AUSTIN -- President Barack Obama is remembering Lyndon B. Johnson as a giant of a man whose efforts to pass the Civil Rights Act made real the promise of the nation's founders.
That is -- Obama says -- that all men are created equal.
The landmark law ended racial discrimination in public places.
Lyndon Johnson's presidency has long been viewed in the shadow of the Vietnam War, a conflict that saw American soldiers die in jungles half a world away while anti-war demonstrators chanted in the streets back home.
The summit will both look back at the civil rights movement and address issues still lingering in the U.S. and globally. Panel discussions will feature political and civil rights leaders and academics discussing topics from immigration and gay marriage to the role of sports in the civil rights movement.
Among those scheduled to participate are San Antonio Mayor Julian Castro, former congressman and United Nations ambassador Andrew Young and Bernice A. King, the youngest daughter of civil rights leader Martin Luther King Jr., and chief executive of The King Center in Atlanta.
The library also has a "Cornerstones of Civil Rights" exhibit that features the original Civil Rights Act of 1964 and Voting Rights Act of 1965, both signed by Johnson, and a copy of the 1863 Emancipation Proclamation signed by President Abraham Lincoln that declared all slaves in Confederate states free.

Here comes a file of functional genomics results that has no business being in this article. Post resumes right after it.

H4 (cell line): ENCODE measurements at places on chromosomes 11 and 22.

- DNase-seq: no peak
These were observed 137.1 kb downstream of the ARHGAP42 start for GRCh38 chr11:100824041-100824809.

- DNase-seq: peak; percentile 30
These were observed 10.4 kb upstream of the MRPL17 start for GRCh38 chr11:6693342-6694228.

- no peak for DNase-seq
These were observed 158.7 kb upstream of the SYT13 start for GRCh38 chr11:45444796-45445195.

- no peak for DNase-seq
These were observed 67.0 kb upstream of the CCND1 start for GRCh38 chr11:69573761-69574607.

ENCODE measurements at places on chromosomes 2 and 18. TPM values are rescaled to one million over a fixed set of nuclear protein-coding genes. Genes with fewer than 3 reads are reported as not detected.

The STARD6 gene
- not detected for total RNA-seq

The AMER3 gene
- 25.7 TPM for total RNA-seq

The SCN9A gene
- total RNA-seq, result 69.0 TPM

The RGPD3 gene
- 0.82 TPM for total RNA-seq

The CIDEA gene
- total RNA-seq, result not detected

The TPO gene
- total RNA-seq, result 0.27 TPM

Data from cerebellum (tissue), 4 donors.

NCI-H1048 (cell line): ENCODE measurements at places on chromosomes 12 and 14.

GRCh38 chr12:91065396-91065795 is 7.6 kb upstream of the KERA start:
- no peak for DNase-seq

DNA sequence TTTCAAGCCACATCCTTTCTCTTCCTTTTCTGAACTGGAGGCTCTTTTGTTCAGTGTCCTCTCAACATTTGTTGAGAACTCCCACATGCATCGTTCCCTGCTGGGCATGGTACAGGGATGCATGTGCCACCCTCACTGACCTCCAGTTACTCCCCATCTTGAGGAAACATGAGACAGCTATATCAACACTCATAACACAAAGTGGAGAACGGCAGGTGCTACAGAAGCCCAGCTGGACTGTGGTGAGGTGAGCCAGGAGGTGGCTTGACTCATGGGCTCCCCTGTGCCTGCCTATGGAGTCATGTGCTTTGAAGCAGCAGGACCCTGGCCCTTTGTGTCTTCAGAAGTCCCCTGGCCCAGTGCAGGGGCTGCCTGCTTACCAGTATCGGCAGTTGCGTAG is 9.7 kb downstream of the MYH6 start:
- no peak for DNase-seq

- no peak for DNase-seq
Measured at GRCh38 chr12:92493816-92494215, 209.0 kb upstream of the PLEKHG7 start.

Updegrove said having Obama, the nation's first African-American president, visit the civil rights summit speaks to the success of Johnson's initiatives, particularly the Voting Rights Act, which protected the voting rights of millions of minorities across the country.
"You have in (Obama) one who likely would not have ascended to the nation's highest office if not for the civil rights legislation Lyndon Johnson put forth," Updegrove said.
Subsequent events in coming years will mark the 50th anniversaries of other Johnson initiatives, including Medicare, the Clean Air Act, seatbelt requirements and health warnings on cigarettes.
Vietnam was a "dark shadow that hung over the country and the Johnson legacy," Updegrove said. "We can quickly forget the successes of that era."